Macbeth Act 1 (Important Quotes)

Fair is foul, and foul is fair,Hover through the fog and filthy air. Three Witches (alone)p. 7Scene 1: Lines 12-13
O valiant cousin, worthy gentleman! Duncan p. 9Scene 2: Line 26
So foul and fair a day I have not seen. Macbethp. 17Scene 3: Line 39
…But ’tis strange.And oftentimes, to win us to our harm,The instruments of darkness tell us truths,Win us with honest trifles, to betray ‘sIn deepest consequence. — Banquop. 23Scene 3: Lines 134-138
[Aside] This supernatural solicitingCannot be ill, cannot be good. If ill,Why hath it given me earnest of successCommencing in a truth? I am Thane of Cawdor.If good, why do I yield to that suggestionWhose horrid image doth unfix my hairAnd make my seated heart knock at my ribsAgainst the use of nature?… Macbethp. 23Scene 3: Lines 143-150
[Aside] If chance will have me king, why, chance may crown meWithout my stir. Macbeth p. 25Scene 3: Lines 157-159
There’s no artTo find the mind’s construction in the face.He was a gentleman on whom I builtAn absolute trust. Duncanp. 27Scene 4: Lines 13-16
[Aside] The Prince of Cumberland! That is a stepOn which I must fall down or else o’erleap, For in my way it lies. Stars, hide your fires;Let not light see my black and deep desires. Macbethp. 29Scene 4: Lines 55-58
…Yet I do fear thy nature;It is too full o’ th’ milk of human kindnessTo catch the nearest way. … Lady Macbeth (alone)p. 31Scene 5: Lines 16-18
…Come, you spiritsThat tend on mortal thoughts, unsex me here,And fill me from the crown to the toe top-fullOf direst cruelty. Make thick my blood.Stop up th’ access and passage to remorse, That no compunctious visitings of natureShake my fell purpose, nor keep peace between Th’ effect and it. … Lady Macbethp. 33Scene 5: Lines 47-54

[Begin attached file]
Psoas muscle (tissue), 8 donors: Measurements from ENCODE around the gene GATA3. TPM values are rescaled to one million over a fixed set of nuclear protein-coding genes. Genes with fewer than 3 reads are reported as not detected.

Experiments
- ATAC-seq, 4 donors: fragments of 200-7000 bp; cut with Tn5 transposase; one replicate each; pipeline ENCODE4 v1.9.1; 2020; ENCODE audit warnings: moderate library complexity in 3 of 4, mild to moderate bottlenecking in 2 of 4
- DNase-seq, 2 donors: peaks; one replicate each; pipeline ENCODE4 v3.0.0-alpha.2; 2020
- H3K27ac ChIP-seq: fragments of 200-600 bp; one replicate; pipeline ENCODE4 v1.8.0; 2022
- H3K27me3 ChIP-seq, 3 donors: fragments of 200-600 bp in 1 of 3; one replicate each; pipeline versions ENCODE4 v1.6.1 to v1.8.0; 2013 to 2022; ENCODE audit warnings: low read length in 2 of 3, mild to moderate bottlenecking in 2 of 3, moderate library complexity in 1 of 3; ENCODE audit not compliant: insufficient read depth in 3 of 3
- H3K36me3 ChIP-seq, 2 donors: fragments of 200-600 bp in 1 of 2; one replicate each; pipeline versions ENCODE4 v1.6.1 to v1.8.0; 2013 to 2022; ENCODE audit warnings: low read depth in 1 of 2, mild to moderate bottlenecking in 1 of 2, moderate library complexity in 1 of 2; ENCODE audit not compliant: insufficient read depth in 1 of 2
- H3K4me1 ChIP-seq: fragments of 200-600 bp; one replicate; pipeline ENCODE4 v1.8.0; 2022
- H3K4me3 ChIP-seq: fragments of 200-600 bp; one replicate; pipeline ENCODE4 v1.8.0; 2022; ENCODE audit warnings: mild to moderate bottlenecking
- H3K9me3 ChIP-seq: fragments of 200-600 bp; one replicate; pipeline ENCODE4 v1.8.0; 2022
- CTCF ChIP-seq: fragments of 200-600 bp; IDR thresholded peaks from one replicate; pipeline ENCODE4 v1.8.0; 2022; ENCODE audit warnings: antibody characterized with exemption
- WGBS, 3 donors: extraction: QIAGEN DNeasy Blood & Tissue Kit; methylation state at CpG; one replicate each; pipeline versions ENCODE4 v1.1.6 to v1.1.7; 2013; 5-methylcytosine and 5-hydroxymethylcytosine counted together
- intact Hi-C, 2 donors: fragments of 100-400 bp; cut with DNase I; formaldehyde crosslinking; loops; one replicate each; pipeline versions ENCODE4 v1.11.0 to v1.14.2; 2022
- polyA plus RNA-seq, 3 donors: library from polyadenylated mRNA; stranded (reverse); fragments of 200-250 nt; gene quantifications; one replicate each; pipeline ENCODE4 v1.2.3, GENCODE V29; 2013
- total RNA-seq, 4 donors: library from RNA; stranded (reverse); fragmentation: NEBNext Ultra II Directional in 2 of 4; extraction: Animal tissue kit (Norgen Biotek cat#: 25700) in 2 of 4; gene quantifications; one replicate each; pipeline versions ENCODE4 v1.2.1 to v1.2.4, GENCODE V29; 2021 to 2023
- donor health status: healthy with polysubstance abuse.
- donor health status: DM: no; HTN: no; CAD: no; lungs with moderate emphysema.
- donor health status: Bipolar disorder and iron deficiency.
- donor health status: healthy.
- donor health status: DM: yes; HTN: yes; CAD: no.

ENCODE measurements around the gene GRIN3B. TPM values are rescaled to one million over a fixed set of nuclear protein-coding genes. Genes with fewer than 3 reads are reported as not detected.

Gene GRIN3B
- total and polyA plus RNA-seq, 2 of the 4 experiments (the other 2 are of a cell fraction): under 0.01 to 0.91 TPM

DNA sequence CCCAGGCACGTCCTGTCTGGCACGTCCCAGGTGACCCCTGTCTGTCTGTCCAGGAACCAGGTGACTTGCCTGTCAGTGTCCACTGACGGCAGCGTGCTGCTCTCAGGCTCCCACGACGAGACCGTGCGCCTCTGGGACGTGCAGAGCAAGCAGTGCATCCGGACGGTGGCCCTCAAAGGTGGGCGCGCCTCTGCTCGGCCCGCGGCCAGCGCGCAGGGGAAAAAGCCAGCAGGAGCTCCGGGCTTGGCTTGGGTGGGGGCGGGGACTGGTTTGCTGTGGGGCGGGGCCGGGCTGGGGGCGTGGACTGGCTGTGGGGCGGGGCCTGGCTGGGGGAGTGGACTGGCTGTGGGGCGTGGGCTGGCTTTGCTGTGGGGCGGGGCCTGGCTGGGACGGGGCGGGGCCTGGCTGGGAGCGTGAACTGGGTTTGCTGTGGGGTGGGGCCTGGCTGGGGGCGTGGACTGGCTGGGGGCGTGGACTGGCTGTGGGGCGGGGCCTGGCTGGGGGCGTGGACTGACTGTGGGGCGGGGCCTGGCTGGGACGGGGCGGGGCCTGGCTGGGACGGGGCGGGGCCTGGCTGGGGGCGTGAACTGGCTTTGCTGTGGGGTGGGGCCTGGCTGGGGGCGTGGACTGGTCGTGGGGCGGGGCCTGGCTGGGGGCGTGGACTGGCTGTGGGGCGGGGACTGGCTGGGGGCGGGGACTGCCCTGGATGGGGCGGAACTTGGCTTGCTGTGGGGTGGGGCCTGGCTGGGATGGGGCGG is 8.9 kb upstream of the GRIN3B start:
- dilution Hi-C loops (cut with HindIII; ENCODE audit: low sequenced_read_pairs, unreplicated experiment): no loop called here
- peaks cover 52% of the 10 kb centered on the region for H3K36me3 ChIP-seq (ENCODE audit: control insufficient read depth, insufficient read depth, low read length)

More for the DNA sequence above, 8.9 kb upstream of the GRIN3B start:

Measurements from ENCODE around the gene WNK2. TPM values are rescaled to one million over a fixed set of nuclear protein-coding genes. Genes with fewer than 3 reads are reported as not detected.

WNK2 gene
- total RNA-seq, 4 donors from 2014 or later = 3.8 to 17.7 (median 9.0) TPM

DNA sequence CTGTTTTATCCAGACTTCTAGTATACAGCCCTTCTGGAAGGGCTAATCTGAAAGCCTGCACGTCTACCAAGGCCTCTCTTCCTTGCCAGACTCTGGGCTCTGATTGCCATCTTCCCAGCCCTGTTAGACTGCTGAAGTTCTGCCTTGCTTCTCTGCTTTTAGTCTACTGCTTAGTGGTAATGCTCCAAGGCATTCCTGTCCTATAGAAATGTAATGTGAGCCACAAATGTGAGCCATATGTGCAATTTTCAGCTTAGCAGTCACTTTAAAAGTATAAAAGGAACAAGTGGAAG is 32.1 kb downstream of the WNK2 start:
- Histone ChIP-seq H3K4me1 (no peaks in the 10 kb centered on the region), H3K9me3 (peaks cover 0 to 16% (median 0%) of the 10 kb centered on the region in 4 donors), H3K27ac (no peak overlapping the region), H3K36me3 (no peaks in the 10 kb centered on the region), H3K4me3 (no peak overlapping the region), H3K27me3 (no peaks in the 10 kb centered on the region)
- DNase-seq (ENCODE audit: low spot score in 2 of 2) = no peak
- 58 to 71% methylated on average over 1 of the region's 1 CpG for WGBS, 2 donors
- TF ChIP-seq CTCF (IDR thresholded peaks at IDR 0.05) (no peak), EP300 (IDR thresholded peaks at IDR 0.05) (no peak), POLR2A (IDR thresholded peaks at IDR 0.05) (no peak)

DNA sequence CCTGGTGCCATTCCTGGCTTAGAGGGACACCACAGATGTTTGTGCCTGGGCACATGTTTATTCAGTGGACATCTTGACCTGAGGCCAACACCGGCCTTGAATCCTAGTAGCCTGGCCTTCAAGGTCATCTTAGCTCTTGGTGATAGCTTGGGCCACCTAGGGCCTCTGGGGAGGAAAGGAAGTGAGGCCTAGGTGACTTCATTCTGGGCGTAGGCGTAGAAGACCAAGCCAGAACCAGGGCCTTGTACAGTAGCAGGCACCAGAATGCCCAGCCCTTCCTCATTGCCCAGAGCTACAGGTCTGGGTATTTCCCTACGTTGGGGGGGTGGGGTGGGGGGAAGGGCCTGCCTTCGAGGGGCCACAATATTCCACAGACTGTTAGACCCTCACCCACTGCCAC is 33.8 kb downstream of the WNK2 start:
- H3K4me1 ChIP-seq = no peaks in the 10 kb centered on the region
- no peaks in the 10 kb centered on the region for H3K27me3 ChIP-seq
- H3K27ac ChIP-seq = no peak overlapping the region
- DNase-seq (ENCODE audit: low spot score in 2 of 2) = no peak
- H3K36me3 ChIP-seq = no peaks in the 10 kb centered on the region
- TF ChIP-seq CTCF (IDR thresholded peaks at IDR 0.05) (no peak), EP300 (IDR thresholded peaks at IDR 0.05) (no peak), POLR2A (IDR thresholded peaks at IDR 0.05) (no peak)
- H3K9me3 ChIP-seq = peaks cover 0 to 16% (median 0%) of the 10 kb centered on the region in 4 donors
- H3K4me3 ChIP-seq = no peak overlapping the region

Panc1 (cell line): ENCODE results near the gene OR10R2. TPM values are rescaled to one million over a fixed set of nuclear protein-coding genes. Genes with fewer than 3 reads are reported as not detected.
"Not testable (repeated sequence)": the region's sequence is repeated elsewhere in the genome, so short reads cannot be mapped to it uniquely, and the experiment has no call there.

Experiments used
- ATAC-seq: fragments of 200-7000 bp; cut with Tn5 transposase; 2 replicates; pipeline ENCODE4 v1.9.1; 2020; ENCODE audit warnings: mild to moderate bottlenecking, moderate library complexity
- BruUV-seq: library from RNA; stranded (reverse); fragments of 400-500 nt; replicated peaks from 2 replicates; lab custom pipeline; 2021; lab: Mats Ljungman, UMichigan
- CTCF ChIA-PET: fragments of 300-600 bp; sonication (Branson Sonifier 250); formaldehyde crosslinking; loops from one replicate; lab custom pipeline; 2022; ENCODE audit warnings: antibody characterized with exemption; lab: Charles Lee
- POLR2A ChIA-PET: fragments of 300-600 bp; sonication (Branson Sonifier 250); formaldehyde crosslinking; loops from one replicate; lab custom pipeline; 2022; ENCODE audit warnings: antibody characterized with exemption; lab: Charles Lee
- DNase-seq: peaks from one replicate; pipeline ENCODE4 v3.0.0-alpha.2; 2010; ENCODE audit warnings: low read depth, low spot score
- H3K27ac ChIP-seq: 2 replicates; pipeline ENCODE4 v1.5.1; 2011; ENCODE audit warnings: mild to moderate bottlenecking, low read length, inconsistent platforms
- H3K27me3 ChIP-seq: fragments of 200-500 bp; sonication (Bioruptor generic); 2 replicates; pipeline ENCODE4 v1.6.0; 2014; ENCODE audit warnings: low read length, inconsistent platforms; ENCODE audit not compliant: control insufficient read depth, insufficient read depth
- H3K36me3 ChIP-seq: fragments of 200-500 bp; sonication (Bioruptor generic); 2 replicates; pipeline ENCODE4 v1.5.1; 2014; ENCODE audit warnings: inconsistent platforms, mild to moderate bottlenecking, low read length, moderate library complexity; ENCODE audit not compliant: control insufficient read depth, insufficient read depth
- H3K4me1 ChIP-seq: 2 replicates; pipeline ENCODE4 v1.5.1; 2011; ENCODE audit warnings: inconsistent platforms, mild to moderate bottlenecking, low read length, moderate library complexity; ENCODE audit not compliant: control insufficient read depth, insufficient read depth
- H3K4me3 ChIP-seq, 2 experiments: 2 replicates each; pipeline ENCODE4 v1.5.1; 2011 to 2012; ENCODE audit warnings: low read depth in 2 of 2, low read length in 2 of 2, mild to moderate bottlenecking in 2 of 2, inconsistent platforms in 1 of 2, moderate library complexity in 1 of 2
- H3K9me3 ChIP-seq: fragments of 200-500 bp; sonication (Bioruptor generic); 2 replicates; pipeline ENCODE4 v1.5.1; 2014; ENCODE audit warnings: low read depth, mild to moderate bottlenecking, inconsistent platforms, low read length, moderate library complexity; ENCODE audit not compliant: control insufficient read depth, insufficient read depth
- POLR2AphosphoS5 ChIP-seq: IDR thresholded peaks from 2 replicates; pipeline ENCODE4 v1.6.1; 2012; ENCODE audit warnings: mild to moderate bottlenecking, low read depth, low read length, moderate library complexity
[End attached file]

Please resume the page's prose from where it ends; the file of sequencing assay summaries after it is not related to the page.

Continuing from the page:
…Look like th’ innocentflower,But be the serpent under ‘t. … Lady Macbethp. 35Scene 5: Lines 76-78
This castle hath a pleasant seat. The airNimbly and sweetly recommends itselfUnto our gentle senses. Duncanp. 35Scene 6: Lines 1-3
If it were done when ’tis done, then ’twere wellIt were done quickly. If th’ assassinationCould trammel up the consequence and catchWith his surcease success, that but this blowMight be the be-all and the end-all here… Macbethp.39Scene 7: Lines 1-5
…He’s here in double trust:First, as I am his kinsman and his subject,Strong both against the deed; then, as his host,Who should against his murderer shut the door,Not bear the knife myself. Besides, this DuncanHath borne his faculties so meek, hath beenSo clear in his great office, that his virtuesWill plead like angels, trumpet-tongued, againstThe deep damnation of his taking-off… Macbethp. 39Scene 7: Lines 12-20
We will proceed no further in this business.He hath honored me of late, and I have boughtGolden opinions from all sorts of people,Which would be worn now in their newest gloss,Not cast aside so soon. Macbethp. 41Scene 7: Lines 34-38
I am settled and bend upEach corporal agent to this terrible feat. Macbethp. 45Scene 7: Lines 92-93